My contentment has most to do with being married. The only worm gnawing at the root of my mind is that this business of being married cannot possibly last as it is. It can last perfectly well on my footing; but it cannot last on her footing. I am about a century older than my wife, though she is 32 and has been through pretty considerable things in the way of misfortune. It seems to me that she has steadily been getting younger during the last three months. I think that the establishment of regular sexual relations has been beneficial for us both. It is quite unnatural for human animals in the full vigour of life to abstain from sexual activity, and I feel sure that the suppression of the sexual instinct has an adverse effect on human nature and consequently on society.

Tuesday, 8 September 2015


Sunday, September 8th., 1907.

At Les Sablons, in France.

Marguerite and I have been on a cycling tour, and today we rode home from St. Julien. It was very hot and once we were misdirected. Also the first part of the journey was very heavy. We arrived at 5.30 after 70 kilometres. I drank two glasses of soda and milk, then four cups of tea, then two more glasses of soda and milk. Then nearly a bottle of white wine and half a siphon; then two cups of hot camomile. By this time it was 9 o'clock and I had got the better of my thirst. I think I may have been dehydrated.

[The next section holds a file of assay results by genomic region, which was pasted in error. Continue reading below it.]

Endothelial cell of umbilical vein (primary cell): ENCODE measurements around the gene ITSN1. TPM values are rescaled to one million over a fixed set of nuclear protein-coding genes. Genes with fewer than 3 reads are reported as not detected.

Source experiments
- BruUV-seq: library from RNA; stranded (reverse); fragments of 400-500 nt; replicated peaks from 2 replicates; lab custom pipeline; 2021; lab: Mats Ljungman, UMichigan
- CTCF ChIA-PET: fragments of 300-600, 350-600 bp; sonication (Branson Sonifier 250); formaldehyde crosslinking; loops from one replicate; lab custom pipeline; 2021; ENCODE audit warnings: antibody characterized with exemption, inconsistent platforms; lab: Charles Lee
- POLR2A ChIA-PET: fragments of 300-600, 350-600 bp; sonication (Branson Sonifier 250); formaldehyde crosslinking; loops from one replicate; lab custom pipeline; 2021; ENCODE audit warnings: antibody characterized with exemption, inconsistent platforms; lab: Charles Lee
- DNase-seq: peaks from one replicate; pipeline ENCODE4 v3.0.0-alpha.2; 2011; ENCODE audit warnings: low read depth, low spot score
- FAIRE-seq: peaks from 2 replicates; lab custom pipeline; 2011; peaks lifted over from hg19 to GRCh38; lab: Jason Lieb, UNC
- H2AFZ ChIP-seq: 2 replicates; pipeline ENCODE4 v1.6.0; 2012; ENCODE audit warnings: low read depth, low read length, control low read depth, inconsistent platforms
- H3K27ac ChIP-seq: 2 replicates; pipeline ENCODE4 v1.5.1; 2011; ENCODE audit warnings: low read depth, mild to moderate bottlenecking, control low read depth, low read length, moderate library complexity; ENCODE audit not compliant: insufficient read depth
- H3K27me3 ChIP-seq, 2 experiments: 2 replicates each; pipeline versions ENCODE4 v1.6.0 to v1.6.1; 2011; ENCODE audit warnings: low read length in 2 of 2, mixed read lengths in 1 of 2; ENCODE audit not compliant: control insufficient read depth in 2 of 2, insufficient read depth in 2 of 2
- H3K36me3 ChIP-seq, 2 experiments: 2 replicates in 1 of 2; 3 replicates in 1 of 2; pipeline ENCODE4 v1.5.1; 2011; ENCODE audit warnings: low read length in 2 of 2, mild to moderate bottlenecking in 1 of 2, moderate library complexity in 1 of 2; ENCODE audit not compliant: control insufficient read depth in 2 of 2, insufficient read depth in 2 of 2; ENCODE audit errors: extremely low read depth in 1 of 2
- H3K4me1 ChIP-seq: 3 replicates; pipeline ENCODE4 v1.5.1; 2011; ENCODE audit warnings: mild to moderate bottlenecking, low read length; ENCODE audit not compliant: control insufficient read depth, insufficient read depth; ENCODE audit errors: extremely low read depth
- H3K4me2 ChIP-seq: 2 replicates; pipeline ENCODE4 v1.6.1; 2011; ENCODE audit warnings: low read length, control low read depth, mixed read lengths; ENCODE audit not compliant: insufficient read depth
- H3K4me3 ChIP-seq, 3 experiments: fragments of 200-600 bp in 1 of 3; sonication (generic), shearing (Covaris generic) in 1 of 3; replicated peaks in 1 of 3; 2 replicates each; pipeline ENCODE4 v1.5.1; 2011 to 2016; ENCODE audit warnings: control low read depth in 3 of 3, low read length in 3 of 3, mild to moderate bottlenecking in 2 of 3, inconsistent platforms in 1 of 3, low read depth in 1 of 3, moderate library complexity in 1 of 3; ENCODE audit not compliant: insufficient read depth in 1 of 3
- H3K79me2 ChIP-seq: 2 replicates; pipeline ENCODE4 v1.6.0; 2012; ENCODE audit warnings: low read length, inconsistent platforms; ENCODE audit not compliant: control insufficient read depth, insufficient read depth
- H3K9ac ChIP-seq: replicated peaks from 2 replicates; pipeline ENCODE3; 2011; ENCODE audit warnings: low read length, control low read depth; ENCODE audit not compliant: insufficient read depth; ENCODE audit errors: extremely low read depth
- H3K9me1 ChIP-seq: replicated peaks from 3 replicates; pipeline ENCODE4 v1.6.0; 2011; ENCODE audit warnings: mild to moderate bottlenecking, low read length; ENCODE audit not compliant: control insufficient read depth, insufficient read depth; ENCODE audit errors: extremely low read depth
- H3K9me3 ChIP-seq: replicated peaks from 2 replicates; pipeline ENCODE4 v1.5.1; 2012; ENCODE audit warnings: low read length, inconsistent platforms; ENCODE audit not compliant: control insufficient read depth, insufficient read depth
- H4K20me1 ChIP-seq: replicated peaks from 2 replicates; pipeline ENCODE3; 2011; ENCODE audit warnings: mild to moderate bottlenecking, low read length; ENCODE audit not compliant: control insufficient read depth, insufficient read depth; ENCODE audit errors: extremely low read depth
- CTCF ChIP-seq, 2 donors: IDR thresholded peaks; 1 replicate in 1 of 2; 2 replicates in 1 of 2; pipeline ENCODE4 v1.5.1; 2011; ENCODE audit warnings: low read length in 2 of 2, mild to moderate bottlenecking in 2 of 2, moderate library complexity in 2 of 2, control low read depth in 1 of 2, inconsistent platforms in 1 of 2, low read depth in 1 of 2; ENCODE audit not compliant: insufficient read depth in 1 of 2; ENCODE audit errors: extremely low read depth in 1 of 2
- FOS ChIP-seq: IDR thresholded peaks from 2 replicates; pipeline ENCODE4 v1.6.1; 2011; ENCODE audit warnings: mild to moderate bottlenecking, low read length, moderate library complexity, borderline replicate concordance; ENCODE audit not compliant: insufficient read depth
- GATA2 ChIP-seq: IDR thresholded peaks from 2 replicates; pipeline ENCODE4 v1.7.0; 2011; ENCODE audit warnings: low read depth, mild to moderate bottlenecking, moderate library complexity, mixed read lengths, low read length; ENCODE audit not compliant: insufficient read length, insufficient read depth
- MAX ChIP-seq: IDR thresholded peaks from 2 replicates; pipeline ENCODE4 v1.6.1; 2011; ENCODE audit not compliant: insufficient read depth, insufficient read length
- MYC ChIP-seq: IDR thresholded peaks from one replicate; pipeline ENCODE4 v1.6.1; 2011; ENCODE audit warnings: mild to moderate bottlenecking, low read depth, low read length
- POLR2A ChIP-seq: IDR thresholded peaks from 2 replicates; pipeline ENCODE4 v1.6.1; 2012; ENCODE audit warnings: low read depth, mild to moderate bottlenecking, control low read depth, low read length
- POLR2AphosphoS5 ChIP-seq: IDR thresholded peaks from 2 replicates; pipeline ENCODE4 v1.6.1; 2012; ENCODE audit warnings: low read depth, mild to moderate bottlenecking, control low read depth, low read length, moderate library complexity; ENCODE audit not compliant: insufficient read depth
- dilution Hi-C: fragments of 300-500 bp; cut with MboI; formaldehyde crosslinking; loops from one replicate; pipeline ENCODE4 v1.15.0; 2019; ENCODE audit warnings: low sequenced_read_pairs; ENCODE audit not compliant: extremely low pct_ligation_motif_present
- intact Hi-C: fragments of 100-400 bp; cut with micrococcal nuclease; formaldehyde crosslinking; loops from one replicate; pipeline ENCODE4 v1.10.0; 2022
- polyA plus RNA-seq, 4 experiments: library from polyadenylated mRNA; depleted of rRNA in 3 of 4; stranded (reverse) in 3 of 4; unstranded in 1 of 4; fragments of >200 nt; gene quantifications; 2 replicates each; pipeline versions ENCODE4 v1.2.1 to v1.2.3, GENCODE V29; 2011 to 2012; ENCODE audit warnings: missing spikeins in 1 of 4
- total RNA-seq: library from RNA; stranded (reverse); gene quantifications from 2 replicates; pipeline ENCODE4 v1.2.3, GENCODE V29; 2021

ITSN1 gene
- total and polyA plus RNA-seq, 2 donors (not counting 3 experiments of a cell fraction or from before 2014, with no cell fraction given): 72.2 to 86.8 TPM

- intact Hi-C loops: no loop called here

We did a little over 300 kilometres in our six days, and would have done more but Marguerite was held back by rheumatism in her knees. The total expenses were 119 fr. 70 centimes. Deduct from this a minimum of 65 francs which we should have spent had we remained at home, and the total cost of the holiday comes out at 54 francs for two people. Not bad.

Monday, 7 September 2015

The value of art

Saturday, September 7th., 1929.